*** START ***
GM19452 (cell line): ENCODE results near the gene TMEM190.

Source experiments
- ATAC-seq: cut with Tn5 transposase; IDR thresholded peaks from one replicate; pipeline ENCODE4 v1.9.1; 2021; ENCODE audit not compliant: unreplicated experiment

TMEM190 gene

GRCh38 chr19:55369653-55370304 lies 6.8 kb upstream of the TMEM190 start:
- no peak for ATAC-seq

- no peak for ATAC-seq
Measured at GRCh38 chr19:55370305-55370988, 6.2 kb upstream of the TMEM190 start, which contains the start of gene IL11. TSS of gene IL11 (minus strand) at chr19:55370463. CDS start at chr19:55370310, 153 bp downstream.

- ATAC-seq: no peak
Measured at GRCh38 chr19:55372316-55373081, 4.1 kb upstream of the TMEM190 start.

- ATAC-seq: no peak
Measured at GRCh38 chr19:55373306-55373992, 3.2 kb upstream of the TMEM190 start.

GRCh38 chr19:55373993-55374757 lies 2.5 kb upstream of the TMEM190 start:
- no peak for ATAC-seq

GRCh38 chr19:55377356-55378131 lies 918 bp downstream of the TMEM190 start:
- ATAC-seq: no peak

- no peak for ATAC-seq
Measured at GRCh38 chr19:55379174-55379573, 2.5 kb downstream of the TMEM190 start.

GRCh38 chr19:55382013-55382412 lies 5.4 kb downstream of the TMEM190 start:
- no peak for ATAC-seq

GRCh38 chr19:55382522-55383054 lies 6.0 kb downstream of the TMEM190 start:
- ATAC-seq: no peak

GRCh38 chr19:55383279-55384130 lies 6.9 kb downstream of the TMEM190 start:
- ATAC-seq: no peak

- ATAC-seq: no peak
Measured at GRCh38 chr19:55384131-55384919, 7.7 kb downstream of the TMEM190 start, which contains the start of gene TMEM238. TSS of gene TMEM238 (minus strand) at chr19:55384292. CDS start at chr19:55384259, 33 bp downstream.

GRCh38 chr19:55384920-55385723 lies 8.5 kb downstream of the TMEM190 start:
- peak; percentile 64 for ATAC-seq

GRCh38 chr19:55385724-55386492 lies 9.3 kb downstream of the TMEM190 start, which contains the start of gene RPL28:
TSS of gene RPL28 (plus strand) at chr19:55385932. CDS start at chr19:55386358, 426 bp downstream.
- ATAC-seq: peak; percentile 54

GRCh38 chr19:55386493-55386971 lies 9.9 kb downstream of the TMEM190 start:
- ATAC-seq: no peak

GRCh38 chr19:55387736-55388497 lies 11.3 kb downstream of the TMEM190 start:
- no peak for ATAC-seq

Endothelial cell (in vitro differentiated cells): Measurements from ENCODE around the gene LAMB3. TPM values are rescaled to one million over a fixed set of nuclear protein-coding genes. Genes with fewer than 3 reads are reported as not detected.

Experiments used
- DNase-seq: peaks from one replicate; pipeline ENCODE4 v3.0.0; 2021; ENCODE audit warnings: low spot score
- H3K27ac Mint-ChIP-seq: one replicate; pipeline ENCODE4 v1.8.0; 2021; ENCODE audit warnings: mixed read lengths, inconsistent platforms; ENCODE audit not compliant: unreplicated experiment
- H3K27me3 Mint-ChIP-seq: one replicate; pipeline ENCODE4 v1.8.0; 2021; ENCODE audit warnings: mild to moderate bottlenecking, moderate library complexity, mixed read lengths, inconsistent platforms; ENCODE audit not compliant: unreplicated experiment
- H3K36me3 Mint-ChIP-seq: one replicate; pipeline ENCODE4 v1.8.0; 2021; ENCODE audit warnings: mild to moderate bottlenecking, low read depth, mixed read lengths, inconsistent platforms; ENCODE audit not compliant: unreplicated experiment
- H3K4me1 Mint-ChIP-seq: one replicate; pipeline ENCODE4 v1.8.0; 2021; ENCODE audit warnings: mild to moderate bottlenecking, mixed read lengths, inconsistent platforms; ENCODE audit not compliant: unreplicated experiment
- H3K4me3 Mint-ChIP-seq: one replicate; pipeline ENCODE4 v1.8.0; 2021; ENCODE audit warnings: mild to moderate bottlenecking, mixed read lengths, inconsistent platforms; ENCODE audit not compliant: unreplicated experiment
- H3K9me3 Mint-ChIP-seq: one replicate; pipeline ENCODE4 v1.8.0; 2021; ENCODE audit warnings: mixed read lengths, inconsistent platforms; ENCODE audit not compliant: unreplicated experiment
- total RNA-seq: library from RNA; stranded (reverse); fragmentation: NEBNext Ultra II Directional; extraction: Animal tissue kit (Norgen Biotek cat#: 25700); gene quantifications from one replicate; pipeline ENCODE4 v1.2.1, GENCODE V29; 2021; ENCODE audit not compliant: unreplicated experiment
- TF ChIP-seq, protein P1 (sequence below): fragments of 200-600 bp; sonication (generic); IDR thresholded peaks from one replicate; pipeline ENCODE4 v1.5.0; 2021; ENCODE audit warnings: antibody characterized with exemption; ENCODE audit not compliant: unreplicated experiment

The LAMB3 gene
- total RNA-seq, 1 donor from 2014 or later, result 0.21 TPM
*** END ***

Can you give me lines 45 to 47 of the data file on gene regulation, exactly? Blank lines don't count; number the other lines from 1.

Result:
- total RNA-seq: library from RNA; stranded (reverse); fragmentation: NEBNext Ultra II Directional; extraction: Animal tissue kit (Norgen Biotek cat#: 25700); gene quantifications from one replicate; pipeline ENCODE4 v1.2.1, GENCODE V29; 2021; ENCODE audit not compliant: unreplicated experiment
- TF ChIP-seq, protein P1 (sequence below): fragments of 200-600 bp; sonication (generic); IDR thresholded peaks from one replicate; pipeline ENCODE4 v1.5.0; 2021; ENCODE audit warnings: antibody characterized with exemption; ENCODE audit not compliant: unreplicated experiment

The LAMB3 gene